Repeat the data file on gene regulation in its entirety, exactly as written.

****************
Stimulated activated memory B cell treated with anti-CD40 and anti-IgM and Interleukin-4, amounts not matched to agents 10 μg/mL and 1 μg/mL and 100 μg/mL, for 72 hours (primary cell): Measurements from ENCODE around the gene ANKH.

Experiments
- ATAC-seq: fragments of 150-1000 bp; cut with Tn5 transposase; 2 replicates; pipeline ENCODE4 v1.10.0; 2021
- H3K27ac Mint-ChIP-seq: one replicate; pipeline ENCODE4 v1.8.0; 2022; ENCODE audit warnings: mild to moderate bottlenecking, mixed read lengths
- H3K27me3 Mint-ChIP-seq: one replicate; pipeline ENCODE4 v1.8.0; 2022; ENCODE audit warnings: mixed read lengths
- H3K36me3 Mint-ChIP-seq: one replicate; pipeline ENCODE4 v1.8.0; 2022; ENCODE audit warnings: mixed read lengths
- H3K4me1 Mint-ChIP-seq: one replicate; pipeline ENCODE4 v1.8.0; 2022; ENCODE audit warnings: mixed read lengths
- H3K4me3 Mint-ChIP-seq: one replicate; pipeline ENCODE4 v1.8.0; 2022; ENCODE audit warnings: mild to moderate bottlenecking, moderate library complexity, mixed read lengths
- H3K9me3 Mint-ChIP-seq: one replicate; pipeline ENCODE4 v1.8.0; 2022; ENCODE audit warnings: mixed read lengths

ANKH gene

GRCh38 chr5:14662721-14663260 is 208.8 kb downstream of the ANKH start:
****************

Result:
Stimulated activated memory B cell treated with anti-CD40 and anti-IgM and Interleukin-4, amounts not matched to agents 10 μg/mL and 1 μg/mL and 100 μg/mL, for 72 hours (primary cell): Measurements from ENCODE around the gene ANKH.

Experiments
- ATAC-seq: fragments of 150-1000 bp; cut with Tn5 transposase; 2 replicates; pipeline ENCODE4 v1.10.0; 2021
- H3K27ac Mint-ChIP-seq: one replicate; pipeline ENCODE4 v1.8.0; 2022; ENCODE audit warnings: mild to moderate bottlenecking, mixed read lengths
- H3K27me3 Mint-ChIP-seq: one replicate; pipeline ENCODE4 v1.8.0; 2022; ENCODE audit warnings: mixed read lengths
- H3K36me3 Mint-ChIP-seq: one replicate; pipeline ENCODE4 v1.8.0; 2022; ENCODE audit warnings: mixed read lengths
- H3K4me1 Mint-ChIP-seq: one replicate; pipeline ENCODE4 v1.8.0; 2022; ENCODE audit warnings: mixed read lengths
- H3K4me3 Mint-ChIP-seq: one replicate; pipeline ENCODE4 v1.8.0; 2022; ENCODE audit warnings: mild to moderate bottlenecking, moderate library complexity, mixed read lengths
- H3K9me3 Mint-ChIP-seq: one replicate; pipeline ENCODE4 v1.8.0; 2022; ENCODE audit warnings: mixed read lengths

ANKH gene

GRCh38 chr5:14662721-14663260 is 208.8 kb downstream of the ANKH start: